But then, when the buildings began to be demolished after the owners of those structures, some of whom had even forgotten that they did own them, and the occupants had been duly compensated, and the buildings ‘bought over’, there was a sudden protest from those who claimed that the corridor project was nothing but ‘kyotoisation’ of an ancient religious site. That ‘development’ was not to happen at the cost of devastation of those that had preserved the ‘character’ of Kashi.
What was this ‘character’ of Kashi that was being destroyed?
Illegal constructions that had practically used the temples as the pivot and built even toilets at a level parallel to shikaras of the ‘hidden temples’?
Shivlingas placed inside temples whose walls served as the perfect backdrop for frying kachoris?
Intricate carvings that had been ignored while they shoved rods and built structures that gobbled up the temples?
Ancient Ganesha idols nested in walls of structures that in the remotest of imagination wouldn’t qualify to be ‘temples’ of historical significance?
(Read our report here to know about the truth behind the hue and cry then).
Temples were ‘discovered’ and the task to free them from the shoddy multi-storey structures that had doubled up as shops, chat stalls, lodges and cafes began.
Almost two years and a pandemic later, there was yet another round of tales of how the ‘Hindu’ heritage of the land was being trampled upon, disregarded, discarded and ‘dharmic malls’ being built on its debris.
So, we revisited the site to find out about both the progress of the corridor project and to see if the allegations being made were true. Had the deities and idols we saw in the temples that had been ‘found’ been picked up and ‘thrown away’?
Was there a heap of shivlingas that had been dumped in some police station? Was the Kailash Mahadev Temple going to be brought down? Where were the idols from the small shrines or those embedded into walls around the temples? As many of our devout readers sought to know, what was the status of the Kashi Corridor Project?
Speaking to Swarajya, Kashi Vidwat Parishad Mahamantri R N Dwivedi clarified that no idols have gone missing and all those that were found in the process of clearing the site for the corridor project have been kept safe until they can be reinstalled at the Kashi corridor gallery.
Dwivedi, who also heads the Sanskrit Department at Banaras Hindu University, puts to rest all allegations of the missing idols or their disregard. “As far as mythological and historic conservation is concerned, the idols are all safe and kept carefully and will be reinstalled in the same direction that they were earlier. The location is bound to change when a transformation of this scale happens,” he adds.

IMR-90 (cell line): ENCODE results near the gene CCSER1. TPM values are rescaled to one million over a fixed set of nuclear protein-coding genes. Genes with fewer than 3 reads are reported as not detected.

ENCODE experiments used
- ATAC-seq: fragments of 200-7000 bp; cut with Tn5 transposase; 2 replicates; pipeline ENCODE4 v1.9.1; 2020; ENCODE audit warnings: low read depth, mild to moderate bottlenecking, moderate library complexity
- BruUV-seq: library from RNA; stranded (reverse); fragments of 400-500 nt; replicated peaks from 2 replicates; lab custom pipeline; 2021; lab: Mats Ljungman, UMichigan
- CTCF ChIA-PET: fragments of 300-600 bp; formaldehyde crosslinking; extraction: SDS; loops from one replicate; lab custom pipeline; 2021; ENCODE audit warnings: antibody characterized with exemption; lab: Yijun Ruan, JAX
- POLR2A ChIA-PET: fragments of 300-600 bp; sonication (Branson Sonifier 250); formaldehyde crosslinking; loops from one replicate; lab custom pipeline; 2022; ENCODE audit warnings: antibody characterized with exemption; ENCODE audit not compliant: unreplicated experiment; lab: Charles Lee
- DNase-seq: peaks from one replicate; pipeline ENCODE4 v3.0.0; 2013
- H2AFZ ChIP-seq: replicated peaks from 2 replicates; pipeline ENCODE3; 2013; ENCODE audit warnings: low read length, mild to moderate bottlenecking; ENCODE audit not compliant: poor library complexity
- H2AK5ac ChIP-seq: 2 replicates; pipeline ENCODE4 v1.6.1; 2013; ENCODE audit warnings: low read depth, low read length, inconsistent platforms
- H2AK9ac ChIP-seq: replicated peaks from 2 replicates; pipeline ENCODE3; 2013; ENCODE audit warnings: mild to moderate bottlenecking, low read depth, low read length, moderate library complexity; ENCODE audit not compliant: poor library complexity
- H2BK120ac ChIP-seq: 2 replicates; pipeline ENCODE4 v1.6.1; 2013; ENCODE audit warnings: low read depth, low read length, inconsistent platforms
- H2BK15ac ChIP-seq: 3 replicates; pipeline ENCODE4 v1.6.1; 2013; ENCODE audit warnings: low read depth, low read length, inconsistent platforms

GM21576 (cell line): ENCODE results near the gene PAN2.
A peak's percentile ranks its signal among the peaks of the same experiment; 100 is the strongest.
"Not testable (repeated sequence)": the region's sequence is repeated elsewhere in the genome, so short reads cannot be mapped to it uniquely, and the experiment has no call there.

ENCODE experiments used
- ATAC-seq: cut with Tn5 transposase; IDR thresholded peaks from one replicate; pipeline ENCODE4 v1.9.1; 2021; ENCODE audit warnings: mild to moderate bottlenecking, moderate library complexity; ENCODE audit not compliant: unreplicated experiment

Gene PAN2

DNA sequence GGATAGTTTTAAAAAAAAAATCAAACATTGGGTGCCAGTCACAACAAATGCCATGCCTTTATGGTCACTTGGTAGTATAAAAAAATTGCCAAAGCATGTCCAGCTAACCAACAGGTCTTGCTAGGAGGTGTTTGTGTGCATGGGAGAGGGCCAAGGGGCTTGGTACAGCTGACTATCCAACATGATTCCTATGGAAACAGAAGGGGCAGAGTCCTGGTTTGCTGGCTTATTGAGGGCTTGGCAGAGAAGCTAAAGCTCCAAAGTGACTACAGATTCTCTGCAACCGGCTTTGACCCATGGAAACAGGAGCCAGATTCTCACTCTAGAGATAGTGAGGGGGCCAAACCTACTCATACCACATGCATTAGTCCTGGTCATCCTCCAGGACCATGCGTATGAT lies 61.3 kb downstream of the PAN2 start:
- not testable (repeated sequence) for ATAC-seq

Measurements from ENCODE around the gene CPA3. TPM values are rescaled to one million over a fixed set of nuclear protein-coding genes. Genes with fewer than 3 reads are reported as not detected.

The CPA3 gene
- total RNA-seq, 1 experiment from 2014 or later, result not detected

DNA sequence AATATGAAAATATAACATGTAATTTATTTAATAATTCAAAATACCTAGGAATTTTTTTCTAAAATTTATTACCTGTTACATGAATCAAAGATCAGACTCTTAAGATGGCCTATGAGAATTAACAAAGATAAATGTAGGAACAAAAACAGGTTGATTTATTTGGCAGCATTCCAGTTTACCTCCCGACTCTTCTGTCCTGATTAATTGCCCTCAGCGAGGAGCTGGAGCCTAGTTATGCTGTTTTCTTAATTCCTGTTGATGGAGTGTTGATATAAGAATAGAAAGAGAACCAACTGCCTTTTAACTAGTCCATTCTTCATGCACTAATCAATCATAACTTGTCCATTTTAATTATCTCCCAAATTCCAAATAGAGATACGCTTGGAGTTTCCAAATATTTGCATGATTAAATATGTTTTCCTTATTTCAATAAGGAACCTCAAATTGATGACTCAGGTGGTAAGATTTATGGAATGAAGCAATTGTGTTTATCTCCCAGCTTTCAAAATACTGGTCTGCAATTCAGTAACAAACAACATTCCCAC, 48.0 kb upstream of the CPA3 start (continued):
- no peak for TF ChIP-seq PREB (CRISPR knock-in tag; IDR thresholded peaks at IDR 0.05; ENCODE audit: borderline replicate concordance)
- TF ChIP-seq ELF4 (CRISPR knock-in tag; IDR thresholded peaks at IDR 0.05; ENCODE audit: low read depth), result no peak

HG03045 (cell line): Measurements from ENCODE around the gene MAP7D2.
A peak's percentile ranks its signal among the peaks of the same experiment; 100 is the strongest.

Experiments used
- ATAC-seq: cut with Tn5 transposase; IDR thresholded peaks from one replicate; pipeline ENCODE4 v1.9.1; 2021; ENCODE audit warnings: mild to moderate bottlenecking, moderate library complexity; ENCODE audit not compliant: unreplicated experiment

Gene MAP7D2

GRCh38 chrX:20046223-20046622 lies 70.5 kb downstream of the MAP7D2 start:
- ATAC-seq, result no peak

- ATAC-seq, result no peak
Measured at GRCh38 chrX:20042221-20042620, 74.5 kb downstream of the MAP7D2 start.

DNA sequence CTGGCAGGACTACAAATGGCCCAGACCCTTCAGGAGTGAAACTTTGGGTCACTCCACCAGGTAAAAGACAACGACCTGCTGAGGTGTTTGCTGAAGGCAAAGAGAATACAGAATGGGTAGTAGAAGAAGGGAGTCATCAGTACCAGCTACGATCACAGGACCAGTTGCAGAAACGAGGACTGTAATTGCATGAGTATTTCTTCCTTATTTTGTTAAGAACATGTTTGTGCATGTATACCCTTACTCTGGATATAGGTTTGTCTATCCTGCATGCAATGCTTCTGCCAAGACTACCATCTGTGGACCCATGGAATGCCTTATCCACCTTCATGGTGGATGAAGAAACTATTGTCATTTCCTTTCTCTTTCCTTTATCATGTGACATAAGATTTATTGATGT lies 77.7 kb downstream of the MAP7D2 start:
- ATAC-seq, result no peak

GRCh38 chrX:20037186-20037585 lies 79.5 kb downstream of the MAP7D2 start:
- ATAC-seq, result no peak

Talking about the project on the whole, he says that it is only a few agenda-driven ideologically-backed propagandists, who are unhappy with the work that is happening. “Else internationally too this project is being looked forward to by all those who wish to visit Kashi as it will be the first-of-its-kind for a Hindu shrine,” says Dwivedi.
“Mecca can host around 5 lakh people in its premises, the Vatican can host upto 1 lakh people. But there is no Hindu shrine that can accommodate 50,000 to 1 lakh people at one point of time. This corridor projects will facilitate this.”
"As far as the negative news are concerned it is steered by the likes of a few leftists and Congress-backed Swami Avimukteshwarananda, who float and fund such stories. But ask the people of Kashi, including those who have given their houses, and they will tell you they are happy with the transformation. Kashi ki janta utsaahit hai,” says Dwivedi.
“As far as the numerous shivlingas, temples, and the various idols that found mention in the Skanda Purana too but were inaccessible for people, they will all now be accessible and people will be able to see, worship and even offer abhishekas,” he elaborates.
“This wonderful effort is a model for the world, but for those with selfish interests, it is bound to hurt.”
“Even as far as the Durmukh Vinayak and Sanmukh Vinayak are concerned, as far as their mention in the Kashi Khand of the Skanda Purana is concerned, there is no description of their location. Also, when the last destruction of the temple had taken place, the location of a lot of temples had also changed and Ahilyabai had then done the jeernodhar. The Vishwanath temple itself was not where it is today. When that itself has been relocated but the ritual, the sanctity, the powers are intact, insisting on location for insistence sake is a futile argument,” he explains.